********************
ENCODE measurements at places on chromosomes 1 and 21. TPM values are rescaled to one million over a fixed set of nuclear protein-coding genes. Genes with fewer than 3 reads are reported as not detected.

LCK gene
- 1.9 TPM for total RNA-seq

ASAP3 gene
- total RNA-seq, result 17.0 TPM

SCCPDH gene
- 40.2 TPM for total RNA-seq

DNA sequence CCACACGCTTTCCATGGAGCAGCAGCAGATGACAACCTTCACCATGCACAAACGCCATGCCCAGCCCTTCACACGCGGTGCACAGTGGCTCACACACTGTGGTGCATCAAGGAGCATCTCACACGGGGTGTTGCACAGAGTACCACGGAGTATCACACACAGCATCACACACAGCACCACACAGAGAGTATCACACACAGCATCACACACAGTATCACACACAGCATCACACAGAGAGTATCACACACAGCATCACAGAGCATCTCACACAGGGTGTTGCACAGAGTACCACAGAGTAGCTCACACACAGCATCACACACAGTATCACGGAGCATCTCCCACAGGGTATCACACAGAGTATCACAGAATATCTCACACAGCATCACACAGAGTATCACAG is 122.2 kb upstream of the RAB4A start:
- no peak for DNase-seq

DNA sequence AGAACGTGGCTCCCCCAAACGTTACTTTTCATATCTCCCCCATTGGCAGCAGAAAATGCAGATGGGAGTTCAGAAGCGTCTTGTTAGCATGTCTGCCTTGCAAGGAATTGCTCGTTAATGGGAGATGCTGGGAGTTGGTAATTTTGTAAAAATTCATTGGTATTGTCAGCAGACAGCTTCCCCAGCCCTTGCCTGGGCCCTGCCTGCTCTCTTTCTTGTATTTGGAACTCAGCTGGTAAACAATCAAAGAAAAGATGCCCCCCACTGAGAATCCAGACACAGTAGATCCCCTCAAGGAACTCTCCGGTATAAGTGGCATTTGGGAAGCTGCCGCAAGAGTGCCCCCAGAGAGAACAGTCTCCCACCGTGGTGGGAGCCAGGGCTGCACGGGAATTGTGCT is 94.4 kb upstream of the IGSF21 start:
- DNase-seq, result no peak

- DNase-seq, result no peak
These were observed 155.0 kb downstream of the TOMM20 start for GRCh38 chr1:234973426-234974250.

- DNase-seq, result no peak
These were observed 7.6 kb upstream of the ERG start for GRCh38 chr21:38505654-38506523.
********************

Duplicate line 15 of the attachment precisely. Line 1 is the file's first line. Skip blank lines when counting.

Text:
These were observed 7.6 kb upstream of the ERG start for GRCh38 chr21:38505654-38506523.